Marcus Hutchins (MalwareTech), a malware analyst who helped stem the global Wannacry threat, said he had committed a crime of creating and distributing the famous Kronos bank malware and will be ready to issue a $ 30,000 bonus Monday.
Hutchins, the 23-year-old working under the alias of MalwareTech on Twitter, who is famous and acclaimed as a hero more than two months ago, when he stopped the global epidemic attack of ransomware WannaCry find a switch in malicious software code.
MalwareTech arrested after taking part in Def Con event
Hutchins was recently arrested at McCarran International Airport before they can resume their all’ U.K flight after attending the Def Con event for their alleged involvement in the creation and distribution of Kronos Banking Trojans in the 2014-2015 school year.
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Kronos is a banking trojan designed to steal bank details and personal information from the victim’s machines, which was sold for $ 7,000 on the Russian online forum.
MalwareTech pays $ 30,000 for bail, but can not leave the United States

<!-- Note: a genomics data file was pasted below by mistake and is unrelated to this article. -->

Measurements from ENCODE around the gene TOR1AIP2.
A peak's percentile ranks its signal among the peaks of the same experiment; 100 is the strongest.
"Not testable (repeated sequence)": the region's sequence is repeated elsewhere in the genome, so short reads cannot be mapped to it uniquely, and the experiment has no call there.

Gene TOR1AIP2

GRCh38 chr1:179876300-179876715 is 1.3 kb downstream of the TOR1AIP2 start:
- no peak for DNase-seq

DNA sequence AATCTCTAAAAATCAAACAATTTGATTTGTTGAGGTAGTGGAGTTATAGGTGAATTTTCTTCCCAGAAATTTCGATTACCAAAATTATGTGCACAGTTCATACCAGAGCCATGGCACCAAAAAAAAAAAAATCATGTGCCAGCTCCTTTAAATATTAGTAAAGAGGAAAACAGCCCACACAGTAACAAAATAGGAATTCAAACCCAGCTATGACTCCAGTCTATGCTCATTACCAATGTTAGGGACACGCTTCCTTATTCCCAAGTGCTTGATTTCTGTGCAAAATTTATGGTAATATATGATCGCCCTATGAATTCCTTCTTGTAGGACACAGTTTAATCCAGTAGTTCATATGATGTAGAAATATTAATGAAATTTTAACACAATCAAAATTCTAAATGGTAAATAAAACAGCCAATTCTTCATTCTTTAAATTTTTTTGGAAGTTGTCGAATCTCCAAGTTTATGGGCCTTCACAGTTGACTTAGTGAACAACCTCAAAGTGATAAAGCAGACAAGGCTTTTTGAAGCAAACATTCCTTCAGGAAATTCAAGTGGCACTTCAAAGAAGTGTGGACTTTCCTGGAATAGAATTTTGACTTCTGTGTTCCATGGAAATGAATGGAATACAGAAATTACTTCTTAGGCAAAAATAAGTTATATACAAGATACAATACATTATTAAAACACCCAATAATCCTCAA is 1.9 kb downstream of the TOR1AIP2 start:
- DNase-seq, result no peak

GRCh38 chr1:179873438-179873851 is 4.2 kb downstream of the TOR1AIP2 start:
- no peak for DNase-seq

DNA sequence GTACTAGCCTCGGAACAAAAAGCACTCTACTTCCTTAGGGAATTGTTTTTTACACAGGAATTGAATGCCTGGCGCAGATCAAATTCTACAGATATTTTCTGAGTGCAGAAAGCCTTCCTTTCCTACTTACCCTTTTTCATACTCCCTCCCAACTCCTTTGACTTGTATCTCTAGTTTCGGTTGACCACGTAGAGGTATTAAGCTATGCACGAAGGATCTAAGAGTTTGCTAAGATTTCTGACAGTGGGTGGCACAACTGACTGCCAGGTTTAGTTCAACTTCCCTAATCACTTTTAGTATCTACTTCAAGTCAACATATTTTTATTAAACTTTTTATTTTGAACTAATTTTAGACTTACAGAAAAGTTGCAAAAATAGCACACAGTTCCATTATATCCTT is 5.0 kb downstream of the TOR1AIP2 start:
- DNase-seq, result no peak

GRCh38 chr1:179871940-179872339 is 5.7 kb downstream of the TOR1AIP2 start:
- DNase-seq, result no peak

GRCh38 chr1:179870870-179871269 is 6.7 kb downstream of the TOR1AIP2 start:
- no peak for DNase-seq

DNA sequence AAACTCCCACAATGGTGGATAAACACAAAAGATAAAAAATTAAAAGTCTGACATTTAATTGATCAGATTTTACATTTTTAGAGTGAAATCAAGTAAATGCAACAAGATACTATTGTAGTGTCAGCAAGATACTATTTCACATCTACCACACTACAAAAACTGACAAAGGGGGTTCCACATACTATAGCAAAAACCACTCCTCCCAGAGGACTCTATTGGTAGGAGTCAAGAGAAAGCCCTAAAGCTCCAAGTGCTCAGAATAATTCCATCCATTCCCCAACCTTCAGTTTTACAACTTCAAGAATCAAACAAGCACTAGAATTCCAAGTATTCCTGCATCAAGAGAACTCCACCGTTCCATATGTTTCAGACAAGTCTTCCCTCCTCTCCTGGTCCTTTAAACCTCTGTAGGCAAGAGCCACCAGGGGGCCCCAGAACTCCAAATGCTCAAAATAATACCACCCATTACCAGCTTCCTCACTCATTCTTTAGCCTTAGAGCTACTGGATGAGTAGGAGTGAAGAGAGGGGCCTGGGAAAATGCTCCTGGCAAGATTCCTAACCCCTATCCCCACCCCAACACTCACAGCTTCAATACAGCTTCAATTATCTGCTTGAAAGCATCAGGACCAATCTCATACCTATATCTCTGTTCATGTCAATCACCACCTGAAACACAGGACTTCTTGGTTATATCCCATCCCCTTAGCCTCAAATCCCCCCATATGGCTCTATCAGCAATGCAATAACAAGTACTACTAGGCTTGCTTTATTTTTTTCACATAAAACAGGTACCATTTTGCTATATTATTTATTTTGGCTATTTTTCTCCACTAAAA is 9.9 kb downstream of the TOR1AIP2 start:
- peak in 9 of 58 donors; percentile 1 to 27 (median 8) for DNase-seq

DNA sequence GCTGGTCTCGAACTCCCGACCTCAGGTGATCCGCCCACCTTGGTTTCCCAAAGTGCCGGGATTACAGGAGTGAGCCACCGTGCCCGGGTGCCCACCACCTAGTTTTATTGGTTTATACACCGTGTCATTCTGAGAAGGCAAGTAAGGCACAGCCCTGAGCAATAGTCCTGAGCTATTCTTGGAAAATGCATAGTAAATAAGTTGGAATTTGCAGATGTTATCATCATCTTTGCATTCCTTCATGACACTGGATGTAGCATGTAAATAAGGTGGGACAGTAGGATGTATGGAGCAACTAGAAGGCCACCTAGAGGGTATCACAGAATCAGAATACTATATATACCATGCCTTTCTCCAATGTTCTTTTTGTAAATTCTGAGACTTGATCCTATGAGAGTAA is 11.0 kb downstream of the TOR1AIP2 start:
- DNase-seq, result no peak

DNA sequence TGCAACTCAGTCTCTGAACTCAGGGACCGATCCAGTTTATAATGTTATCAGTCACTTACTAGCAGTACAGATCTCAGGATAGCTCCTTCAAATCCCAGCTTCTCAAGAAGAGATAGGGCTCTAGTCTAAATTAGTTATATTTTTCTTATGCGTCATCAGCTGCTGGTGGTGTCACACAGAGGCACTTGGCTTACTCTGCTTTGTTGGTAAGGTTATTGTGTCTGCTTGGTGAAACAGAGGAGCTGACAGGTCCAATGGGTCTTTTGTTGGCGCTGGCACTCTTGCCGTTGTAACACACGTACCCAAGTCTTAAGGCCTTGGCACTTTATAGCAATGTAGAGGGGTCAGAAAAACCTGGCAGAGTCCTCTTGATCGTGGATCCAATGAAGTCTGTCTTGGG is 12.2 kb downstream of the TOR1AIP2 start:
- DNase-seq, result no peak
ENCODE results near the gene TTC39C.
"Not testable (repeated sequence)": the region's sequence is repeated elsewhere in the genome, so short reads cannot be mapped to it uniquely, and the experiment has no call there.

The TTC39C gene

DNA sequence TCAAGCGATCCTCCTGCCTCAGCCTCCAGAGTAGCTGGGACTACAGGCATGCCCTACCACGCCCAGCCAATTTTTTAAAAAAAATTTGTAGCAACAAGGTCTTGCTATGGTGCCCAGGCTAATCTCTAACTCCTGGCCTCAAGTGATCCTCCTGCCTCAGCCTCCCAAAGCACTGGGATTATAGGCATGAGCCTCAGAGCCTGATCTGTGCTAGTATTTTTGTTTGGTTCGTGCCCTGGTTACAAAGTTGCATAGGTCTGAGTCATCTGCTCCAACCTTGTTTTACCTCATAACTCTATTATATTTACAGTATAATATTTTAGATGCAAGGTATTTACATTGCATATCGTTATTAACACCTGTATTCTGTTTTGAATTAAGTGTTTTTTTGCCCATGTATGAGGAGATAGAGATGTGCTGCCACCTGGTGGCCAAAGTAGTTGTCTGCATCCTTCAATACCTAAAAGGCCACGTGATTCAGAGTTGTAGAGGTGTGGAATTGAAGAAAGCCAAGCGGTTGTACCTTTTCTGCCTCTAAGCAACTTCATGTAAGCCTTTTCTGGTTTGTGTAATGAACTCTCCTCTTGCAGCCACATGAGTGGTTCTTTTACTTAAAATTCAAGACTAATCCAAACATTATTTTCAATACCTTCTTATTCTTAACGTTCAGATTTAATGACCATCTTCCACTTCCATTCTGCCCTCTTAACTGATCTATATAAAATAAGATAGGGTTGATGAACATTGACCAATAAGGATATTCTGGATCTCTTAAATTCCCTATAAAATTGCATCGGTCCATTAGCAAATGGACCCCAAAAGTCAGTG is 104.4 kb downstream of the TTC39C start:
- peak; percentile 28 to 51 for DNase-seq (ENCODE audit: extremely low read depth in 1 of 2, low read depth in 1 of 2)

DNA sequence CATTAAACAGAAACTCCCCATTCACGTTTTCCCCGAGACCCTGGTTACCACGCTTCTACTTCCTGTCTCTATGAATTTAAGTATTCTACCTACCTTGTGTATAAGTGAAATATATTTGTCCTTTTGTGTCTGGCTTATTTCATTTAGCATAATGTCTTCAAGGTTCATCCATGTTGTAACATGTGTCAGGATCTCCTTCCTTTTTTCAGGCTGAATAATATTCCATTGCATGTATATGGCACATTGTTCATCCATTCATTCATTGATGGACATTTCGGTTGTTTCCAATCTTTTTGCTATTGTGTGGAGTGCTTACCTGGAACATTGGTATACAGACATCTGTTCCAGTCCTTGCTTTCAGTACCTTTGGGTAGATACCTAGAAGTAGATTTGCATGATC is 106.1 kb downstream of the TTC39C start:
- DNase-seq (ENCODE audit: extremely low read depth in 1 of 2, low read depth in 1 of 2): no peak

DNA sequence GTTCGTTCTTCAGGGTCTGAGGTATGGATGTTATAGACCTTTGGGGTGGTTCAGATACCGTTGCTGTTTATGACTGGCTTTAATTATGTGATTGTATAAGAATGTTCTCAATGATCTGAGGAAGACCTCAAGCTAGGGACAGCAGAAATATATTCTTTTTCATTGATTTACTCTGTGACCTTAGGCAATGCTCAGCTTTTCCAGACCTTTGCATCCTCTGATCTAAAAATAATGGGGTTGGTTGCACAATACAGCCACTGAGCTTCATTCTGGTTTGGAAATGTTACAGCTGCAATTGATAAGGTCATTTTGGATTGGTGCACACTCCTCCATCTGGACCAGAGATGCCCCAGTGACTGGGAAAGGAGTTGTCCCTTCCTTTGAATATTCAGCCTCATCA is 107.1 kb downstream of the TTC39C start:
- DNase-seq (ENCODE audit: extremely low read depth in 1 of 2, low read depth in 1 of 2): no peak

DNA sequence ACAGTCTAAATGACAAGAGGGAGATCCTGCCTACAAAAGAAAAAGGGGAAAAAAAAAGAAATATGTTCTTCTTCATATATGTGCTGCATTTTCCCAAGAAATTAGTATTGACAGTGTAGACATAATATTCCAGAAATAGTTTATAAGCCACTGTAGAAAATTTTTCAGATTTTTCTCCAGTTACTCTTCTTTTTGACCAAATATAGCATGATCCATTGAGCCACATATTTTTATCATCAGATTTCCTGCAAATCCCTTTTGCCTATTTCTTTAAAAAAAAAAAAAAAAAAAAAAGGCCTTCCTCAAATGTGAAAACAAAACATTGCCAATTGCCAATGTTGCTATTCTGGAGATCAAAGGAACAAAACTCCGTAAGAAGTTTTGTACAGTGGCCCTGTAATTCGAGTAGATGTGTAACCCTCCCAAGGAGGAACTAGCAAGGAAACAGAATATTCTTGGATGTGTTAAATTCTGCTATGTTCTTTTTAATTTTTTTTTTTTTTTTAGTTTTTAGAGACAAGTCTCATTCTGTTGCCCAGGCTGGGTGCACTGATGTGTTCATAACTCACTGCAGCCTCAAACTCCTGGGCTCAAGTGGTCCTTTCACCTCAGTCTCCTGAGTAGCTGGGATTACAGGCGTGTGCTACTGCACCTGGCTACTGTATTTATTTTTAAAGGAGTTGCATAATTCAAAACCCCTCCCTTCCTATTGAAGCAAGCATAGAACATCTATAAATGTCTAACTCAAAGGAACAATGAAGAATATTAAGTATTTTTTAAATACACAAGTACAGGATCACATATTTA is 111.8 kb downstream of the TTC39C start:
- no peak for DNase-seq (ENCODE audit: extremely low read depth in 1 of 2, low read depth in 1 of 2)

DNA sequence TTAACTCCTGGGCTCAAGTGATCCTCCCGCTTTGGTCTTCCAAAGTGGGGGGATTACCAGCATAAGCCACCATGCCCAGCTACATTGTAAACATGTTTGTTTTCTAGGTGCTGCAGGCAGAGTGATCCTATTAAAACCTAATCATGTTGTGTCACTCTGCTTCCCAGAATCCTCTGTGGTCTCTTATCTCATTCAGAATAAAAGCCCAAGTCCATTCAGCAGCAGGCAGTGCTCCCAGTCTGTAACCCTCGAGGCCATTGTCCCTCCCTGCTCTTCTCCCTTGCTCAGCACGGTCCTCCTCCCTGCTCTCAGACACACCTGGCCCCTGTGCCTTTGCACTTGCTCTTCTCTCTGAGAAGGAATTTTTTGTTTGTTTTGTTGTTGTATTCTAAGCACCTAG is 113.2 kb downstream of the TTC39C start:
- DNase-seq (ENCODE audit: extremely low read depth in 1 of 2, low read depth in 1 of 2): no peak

In an interview with the police, Hutchins admitted that writing the malicious code that has put the bank accounts, said US prosecutors in a hearing on Friday, but during the hearing in a court in Las Vegas, which is pleaded not guilty.
The court judge in Las Vegas court ruled Friday that Hutchins could be released on $ 30,000 bail, saying the defendant was not a danger to the community or a risk of flight, even though the judge ordered him to stay in the USA With GPS location.
Unfortunately, since the Secretary’s office closed 16, security has not yet happened.
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The lawyer hopes Hutchins will be released on Tuesday (8 August).
Lawyer hopes Hutchins will be released on Monday but will have to appear in Wisconsin to address Tuesday (August 8) on grand jury charges.
Adrian Lobo, defense lawyer Hutchins (above video), then confirmed local journalist Christy Wilcox.
“We intend to fight the case,” Lobo said. “He spent his life looking for malware, he did not seek to harm people, he has great support for the community, locally and abroad, and in the world of computers.”
Hutchins, along with other nameless co-defendants, is currently facing six charges of Department of Justice (DOJ) attack episodes to write the Kronos virus in 2014.
If found guilty, MalwareTech could face 40 years in US prison.
Hutchins was also charged with five other counts, including interception and violation of the Fraud and Abuse Act.
If convicted, Hutchins faces a maximum of 40 years in prison.
Hutchins supporters believe he is innocent and claims a tweet from July 2014 shows he could not write malware. In the tweet, Hutchins wondered a sample of Kronos.